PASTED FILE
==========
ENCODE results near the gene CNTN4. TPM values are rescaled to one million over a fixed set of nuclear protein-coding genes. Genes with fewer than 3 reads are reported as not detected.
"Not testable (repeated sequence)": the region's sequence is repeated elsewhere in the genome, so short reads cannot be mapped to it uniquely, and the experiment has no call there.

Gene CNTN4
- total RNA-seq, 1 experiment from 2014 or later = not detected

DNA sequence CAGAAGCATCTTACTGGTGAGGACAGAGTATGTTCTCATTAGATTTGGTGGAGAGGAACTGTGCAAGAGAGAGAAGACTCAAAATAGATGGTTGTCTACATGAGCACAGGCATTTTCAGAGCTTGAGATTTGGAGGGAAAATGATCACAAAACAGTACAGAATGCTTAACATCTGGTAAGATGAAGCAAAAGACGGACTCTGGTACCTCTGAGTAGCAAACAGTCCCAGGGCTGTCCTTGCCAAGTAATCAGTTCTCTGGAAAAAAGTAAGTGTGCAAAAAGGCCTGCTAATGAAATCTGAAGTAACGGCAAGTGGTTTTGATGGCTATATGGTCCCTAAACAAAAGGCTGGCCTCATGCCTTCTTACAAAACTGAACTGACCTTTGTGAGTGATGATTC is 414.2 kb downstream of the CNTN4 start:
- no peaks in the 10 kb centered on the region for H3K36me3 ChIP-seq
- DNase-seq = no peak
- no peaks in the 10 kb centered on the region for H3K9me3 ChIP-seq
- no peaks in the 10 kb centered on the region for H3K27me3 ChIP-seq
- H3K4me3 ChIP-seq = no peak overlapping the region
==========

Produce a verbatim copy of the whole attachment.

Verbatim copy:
ENCODE results near the gene CNTN4. TPM values are rescaled to one million over a fixed set of nuclear protein-coding genes. Genes with fewer than 3 reads are reported as not detected.
"Not testable (repeated sequence)": the region's sequence is repeated elsewhere in the genome, so short reads cannot be mapped to it uniquely, and the experiment has no call there.

Gene CNTN4
- total RNA-seq, 1 experiment from 2014 or later = not detected

DNA sequence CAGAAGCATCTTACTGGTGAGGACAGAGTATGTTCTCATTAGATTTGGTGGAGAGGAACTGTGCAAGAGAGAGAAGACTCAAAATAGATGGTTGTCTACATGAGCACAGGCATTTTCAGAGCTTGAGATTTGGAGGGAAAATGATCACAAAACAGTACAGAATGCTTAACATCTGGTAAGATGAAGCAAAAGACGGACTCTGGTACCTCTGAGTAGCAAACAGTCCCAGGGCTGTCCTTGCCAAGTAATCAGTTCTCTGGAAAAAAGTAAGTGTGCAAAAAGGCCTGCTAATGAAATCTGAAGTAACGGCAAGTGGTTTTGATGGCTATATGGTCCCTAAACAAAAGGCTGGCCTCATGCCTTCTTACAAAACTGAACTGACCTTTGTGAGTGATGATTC is 414.2 kb downstream of the CNTN4 start:
- no peaks in the 10 kb centered on the region for H3K36me3 ChIP-seq
- DNase-seq = no peak
- no peaks in the 10 kb centered on the region for H3K9me3 ChIP-seq
- no peaks in the 10 kb centered on the region for H3K27me3 ChIP-seq
- H3K4me3 ChIP-seq = no peak overlapping the region